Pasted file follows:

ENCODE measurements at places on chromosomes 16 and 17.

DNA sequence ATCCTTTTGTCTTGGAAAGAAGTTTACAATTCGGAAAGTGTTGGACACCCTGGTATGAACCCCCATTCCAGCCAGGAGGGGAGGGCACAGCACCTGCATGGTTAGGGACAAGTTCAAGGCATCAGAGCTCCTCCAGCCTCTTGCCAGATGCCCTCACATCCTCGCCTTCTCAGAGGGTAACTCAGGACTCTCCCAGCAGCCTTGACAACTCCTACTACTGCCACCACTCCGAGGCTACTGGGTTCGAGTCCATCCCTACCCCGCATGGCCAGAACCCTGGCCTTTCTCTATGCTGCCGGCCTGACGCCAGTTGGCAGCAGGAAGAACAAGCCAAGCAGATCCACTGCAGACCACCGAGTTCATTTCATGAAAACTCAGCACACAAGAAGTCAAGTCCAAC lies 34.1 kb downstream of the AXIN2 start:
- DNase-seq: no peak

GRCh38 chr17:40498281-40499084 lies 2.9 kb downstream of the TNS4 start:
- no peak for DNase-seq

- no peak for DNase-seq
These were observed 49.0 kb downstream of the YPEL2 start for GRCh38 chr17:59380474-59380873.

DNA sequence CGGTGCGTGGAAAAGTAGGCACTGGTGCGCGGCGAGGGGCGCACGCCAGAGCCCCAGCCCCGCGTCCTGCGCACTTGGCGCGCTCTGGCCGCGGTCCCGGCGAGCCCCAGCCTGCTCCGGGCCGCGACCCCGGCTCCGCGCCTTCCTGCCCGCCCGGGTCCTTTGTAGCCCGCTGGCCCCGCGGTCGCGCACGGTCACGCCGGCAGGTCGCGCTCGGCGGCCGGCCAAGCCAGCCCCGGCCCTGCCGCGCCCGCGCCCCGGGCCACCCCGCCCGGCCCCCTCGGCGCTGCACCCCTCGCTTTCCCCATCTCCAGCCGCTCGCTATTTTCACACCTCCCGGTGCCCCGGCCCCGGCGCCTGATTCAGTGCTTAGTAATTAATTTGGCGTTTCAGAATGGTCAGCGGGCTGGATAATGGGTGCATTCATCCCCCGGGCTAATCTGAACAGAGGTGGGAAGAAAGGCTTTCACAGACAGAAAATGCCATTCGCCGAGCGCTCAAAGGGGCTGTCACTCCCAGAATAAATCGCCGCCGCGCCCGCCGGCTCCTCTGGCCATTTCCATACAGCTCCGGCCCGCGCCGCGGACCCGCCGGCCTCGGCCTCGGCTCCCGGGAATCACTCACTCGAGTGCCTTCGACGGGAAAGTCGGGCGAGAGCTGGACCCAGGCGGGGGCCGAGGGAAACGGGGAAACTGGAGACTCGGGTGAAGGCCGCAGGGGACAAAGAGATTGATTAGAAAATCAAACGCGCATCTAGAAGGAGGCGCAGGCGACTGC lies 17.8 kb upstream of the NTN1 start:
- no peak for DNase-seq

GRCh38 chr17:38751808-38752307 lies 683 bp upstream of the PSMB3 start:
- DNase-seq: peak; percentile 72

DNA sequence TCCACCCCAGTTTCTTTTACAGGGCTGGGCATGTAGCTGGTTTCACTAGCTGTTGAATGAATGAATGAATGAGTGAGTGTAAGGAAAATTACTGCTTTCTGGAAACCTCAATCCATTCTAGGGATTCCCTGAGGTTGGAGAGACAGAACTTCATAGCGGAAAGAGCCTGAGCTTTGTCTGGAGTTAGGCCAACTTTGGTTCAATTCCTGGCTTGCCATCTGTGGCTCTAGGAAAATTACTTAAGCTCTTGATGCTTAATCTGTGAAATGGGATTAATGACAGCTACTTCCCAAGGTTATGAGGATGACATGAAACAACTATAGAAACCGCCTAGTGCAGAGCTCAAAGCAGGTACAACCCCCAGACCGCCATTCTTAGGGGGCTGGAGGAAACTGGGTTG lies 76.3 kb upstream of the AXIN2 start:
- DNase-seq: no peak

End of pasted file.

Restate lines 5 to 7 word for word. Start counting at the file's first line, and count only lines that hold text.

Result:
- no peak for DNase-seq

- no peak for DNase-seq
These were observed 49.0 kb downstream of the YPEL2 start for GRCh38 chr17:59380474-59380873.